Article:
The FL nominated Rene Preval, who had been Aristide's prime minister in 1991, as its presidential candidate in the fall. In the December 17, 1995 election, marred by irregularities and fraud, Preval won about 89 percent of the vote with a turnout of less than one-third of those eligible; he took office on February 7, 1996. The United Nations had planned to withdraw its troops by the end of the month. The new U.S.-trained Haitian National Police (HNP), however, lacked the competence to fill the void. At Preval's urging, the United Nations extended its stay, but by June cut its presence to 1,300; the final U.S. combat force had withdrawn two months earlier.
Aristide, previously revered as a defender of the powerless, was swept to victory again in November 2000. The elections were boycotted by all major opposition parties and held amidst widespread civil unrest and voter intimidation. Aristide ran on a populist platform of economic reactivation; opponents claimed he was bent on establishing a one-party state. Aristide's nearly 92 percent of the vote in the presidential election was mirrored in contests for nine Senate seats – all won by his FL party – giving his new government all but one seat in the upper house. In parliamentary elections, which opponents claimed were rigged, the FL won 80 percent of the seats in the lower house.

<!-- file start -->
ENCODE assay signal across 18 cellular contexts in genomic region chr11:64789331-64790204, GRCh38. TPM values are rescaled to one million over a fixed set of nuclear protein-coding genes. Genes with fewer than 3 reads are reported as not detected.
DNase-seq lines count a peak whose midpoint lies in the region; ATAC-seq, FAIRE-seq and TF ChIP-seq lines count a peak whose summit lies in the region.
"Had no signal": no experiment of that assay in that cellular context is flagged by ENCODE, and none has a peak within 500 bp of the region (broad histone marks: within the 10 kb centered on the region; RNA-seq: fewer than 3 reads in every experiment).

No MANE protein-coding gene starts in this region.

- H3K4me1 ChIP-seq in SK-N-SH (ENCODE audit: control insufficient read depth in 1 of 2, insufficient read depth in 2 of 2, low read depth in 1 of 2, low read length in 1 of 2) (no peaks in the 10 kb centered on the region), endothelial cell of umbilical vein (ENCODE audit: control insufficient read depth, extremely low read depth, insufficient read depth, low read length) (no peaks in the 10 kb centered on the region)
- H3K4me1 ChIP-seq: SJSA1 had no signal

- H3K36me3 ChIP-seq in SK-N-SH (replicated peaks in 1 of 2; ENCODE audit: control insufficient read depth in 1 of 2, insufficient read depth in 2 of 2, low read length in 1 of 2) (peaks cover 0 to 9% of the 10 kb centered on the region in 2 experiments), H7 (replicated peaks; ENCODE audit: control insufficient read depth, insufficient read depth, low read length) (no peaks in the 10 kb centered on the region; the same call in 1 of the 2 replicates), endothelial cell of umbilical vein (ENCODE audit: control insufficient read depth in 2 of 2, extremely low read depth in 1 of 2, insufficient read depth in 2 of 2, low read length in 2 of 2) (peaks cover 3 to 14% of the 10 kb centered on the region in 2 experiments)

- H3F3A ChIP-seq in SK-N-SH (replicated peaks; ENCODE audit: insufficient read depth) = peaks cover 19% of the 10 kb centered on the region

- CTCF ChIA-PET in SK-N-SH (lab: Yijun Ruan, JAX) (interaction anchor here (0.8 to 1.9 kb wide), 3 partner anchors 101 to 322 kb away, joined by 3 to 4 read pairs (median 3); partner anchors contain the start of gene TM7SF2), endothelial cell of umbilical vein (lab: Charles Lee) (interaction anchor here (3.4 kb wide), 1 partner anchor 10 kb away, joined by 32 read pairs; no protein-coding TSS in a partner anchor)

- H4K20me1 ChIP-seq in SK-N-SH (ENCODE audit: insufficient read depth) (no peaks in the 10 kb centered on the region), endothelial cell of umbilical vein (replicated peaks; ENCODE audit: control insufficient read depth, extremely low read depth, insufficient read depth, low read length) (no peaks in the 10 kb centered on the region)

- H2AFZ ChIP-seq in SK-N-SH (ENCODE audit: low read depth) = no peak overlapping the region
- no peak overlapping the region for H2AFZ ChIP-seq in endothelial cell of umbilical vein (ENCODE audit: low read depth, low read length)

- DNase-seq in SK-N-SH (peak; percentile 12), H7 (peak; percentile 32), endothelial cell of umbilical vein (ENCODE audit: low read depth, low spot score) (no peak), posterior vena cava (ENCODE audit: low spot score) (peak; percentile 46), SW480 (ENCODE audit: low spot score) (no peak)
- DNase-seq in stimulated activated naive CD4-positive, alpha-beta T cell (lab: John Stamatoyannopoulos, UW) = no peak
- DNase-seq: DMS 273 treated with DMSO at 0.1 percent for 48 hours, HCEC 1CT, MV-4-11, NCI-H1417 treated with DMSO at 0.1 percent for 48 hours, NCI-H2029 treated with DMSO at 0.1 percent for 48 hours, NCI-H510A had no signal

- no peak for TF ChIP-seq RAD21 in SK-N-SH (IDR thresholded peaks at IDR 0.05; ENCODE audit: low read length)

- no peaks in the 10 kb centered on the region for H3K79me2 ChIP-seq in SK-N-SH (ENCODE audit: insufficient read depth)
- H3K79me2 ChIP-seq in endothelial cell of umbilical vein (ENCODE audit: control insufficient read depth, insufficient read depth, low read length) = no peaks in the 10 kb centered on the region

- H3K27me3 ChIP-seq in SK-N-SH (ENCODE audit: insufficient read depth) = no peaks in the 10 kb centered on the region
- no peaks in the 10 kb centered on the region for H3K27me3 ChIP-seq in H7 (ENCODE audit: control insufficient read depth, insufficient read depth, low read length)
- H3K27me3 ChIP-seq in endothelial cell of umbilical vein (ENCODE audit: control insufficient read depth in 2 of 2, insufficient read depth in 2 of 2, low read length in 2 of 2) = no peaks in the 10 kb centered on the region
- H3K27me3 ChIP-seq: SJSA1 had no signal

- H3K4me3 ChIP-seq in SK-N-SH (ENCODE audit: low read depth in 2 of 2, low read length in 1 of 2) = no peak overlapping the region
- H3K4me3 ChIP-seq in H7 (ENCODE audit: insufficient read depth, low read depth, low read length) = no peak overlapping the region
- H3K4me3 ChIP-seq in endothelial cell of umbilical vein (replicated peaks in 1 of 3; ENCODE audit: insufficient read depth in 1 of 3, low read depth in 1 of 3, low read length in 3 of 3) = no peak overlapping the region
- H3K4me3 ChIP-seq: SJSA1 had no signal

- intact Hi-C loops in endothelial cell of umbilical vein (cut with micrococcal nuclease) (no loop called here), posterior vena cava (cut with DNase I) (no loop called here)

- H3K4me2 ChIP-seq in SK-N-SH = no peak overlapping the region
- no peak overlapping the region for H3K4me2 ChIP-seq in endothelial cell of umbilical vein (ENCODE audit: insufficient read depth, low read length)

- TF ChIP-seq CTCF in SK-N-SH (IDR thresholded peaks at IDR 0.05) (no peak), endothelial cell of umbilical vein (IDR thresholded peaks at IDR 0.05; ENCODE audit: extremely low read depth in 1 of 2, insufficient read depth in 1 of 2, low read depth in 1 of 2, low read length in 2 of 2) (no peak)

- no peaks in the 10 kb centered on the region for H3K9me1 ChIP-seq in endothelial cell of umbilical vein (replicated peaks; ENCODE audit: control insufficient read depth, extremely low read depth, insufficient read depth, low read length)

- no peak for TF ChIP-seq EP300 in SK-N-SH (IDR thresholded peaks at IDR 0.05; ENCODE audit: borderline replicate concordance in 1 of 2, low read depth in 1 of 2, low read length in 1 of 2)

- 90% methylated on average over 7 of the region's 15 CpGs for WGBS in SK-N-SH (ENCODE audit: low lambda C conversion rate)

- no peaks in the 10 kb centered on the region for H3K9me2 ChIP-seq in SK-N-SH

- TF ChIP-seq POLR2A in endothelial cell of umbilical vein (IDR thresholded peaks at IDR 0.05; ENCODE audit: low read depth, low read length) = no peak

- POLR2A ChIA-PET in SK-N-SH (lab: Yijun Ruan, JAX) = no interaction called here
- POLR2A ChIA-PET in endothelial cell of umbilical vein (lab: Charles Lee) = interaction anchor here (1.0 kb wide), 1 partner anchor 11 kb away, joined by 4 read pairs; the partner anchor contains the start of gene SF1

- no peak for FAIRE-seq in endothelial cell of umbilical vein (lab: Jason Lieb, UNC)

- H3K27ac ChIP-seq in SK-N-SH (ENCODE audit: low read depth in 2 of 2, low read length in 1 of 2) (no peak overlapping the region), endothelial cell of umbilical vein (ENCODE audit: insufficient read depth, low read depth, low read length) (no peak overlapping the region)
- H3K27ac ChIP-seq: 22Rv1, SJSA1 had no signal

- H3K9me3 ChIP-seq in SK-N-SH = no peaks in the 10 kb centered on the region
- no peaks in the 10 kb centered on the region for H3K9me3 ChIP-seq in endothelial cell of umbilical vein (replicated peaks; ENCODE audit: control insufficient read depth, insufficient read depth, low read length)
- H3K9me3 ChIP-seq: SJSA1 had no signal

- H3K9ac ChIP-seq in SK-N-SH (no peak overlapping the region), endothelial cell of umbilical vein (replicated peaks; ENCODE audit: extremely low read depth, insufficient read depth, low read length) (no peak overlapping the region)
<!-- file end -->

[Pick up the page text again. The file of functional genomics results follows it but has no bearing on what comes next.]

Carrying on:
Although constitutionally elected, Aristide ultimately lacked the domestic legitimacy and international backing to stay in power. Seeking to prevent chaos and the taking of power by the armed opposition, the United States and France landed a peacekeeping force. Aristide's troubled government, unable to overcome the fraudulent elections of 2000, which had given it a stranglehold over power, found itself alone in power as the mandates of 4 senators and all 83 deputies expired on January 12, 2004.